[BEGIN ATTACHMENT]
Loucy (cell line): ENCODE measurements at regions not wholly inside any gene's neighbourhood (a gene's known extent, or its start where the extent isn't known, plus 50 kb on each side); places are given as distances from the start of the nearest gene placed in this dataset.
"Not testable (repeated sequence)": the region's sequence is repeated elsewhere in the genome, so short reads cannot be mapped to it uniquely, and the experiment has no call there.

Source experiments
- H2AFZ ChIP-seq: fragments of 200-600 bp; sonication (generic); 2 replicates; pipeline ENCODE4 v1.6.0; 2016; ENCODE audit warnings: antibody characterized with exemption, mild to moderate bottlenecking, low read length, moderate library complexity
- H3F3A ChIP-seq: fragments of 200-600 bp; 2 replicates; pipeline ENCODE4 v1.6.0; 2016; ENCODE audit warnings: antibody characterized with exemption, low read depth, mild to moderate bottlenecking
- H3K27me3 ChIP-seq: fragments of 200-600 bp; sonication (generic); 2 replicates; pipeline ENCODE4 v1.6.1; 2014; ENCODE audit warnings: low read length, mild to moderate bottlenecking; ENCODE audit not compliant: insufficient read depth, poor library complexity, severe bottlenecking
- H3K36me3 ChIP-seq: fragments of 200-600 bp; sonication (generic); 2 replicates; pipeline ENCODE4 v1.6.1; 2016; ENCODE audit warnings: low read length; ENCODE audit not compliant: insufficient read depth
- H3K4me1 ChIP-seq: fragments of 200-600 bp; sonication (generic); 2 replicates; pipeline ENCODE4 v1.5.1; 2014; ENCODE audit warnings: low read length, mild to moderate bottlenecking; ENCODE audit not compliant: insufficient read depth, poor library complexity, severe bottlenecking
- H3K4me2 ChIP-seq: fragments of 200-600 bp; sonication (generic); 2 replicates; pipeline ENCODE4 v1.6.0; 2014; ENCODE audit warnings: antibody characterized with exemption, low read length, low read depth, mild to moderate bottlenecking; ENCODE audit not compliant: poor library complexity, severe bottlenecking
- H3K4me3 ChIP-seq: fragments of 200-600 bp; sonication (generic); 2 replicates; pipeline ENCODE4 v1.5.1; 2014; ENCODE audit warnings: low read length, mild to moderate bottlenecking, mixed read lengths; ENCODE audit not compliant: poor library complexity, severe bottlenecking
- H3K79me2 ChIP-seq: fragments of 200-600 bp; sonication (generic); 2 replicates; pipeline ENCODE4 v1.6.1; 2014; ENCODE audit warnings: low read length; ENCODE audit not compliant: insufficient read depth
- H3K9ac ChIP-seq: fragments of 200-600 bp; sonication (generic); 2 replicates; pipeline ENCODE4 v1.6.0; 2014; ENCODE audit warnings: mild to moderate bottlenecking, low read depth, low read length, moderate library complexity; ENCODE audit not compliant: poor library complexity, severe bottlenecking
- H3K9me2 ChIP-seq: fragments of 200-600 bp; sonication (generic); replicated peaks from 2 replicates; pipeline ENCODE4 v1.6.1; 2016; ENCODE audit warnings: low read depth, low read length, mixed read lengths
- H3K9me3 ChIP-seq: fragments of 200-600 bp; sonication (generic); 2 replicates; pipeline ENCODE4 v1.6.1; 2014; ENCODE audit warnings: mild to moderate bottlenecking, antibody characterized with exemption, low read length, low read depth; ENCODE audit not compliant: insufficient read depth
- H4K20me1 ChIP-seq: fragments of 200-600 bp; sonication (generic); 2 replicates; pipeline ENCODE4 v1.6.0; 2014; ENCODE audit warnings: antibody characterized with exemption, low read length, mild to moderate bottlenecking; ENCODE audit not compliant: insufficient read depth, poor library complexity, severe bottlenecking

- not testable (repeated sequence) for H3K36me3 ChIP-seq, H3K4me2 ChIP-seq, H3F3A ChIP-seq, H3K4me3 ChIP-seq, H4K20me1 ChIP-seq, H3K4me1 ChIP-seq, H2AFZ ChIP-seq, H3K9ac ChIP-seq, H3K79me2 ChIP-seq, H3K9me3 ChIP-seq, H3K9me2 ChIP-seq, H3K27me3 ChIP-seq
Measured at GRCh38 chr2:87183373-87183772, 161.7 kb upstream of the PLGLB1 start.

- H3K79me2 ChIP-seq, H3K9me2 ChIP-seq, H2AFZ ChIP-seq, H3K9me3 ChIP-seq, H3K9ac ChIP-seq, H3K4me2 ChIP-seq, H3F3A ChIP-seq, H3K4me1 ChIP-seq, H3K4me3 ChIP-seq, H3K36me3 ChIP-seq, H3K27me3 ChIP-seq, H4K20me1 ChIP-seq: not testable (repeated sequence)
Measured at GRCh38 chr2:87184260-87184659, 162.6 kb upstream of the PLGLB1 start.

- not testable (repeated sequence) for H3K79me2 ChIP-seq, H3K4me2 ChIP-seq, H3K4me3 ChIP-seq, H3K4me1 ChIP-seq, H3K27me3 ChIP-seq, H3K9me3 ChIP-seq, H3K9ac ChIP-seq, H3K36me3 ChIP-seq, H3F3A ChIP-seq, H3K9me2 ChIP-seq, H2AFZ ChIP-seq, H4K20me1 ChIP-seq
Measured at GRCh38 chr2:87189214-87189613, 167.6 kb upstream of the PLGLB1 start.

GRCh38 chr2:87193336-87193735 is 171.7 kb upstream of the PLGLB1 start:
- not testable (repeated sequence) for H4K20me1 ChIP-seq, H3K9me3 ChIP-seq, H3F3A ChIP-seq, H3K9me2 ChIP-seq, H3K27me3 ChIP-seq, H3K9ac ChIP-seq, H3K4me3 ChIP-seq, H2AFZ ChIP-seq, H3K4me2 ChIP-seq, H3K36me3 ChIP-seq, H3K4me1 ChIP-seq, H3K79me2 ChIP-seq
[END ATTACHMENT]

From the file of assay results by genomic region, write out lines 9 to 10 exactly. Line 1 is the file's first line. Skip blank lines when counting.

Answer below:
- H3K4me2 ChIP-seq: fragments of 200-600 bp; sonication (generic); 2 replicates; pipeline ENCODE4 v1.6.0; 2014; ENCODE audit warnings: antibody characterized with exemption, low read length, low read depth, mild to moderate bottlenecking; ENCODE audit not compliant: poor library complexity, severe bottlenecking
- H3K4me3 ChIP-seq: fragments of 200-600 bp; sonication (generic); 2 replicates; pipeline ENCODE4 v1.5.1; 2014; ENCODE audit warnings: low read length, mild to moderate bottlenecking, mixed read lengths; ENCODE audit not compliant: poor library complexity, severe bottlenecking